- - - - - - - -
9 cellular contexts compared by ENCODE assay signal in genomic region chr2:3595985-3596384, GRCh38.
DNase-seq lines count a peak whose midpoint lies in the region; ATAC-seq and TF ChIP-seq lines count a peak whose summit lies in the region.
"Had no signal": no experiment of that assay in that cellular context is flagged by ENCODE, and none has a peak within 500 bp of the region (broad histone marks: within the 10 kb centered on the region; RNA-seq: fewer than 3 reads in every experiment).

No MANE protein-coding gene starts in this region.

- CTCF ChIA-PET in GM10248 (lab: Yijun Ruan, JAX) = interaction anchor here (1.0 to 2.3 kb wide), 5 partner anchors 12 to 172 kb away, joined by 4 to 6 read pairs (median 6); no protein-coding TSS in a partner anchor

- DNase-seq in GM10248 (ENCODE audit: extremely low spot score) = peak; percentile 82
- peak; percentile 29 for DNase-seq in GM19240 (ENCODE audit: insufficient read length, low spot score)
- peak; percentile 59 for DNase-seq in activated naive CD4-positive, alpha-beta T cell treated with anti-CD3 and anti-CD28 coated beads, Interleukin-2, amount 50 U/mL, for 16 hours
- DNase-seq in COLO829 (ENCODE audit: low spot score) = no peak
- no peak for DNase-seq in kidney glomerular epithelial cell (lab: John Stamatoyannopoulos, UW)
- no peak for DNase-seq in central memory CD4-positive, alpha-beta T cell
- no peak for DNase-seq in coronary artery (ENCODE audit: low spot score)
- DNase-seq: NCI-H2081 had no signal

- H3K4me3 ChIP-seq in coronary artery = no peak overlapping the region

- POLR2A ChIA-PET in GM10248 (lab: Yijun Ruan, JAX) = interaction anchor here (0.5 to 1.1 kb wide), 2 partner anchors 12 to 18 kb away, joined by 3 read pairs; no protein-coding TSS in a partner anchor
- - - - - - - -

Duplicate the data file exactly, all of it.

9 cellular contexts compared by ENCODE assay signal in genomic region chr2:3595985-3596384, GRCh38.
DNase-seq lines count a peak whose midpoint lies in the region; ATAC-seq and TF ChIP-seq lines count a peak whose summit lies in the region.
"Had no signal": no experiment of that assay in that cellular context is flagged by ENCODE, and none has a peak within 500 bp of the region (broad histone marks: within the 10 kb centered on the region; RNA-seq: fewer than 3 reads in every experiment).

No MANE protein-coding gene starts in this region.

- CTCF ChIA-PET in GM10248 (lab: Yijun Ruan, JAX) = interaction anchor here (1.0 to 2.3 kb wide), 5 partner anchors 12 to 172 kb away, joined by 4 to 6 read pairs (median 6); no protein-coding TSS in a partner anchor

- DNase-seq in GM10248 (ENCODE audit: extremely low spot score) = peak; percentile 82
- peak; percentile 29 for DNase-seq in GM19240 (ENCODE audit: insufficient read length, low spot score)
- peak; percentile 59 for DNase-seq in activated naive CD4-positive, alpha-beta T cell treated with anti-CD3 and anti-CD28 coated beads, Interleukin-2, amount 50 U/mL, for 16 hours
- DNase-seq in COLO829 (ENCODE audit: low spot score) = no peak
- no peak for DNase-seq in kidney glomerular epithelial cell (lab: John Stamatoyannopoulos, UW)
- no peak for DNase-seq in central memory CD4-positive, alpha-beta T cell
- no peak for DNase-seq in coronary artery (ENCODE audit: low spot score)
- DNase-seq: NCI-H2081 had no signal

- H3K4me3 ChIP-seq in coronary artery = no peak overlapping the region

- POLR2A ChIA-PET in GM10248 (lab: Yijun Ruan, JAX) = interaction anchor here (0.5 to 1.1 kb wide), 2 partner anchors 12 to 18 kb away, joined by 3 read pairs; no protein-coding TSS in a partner anchor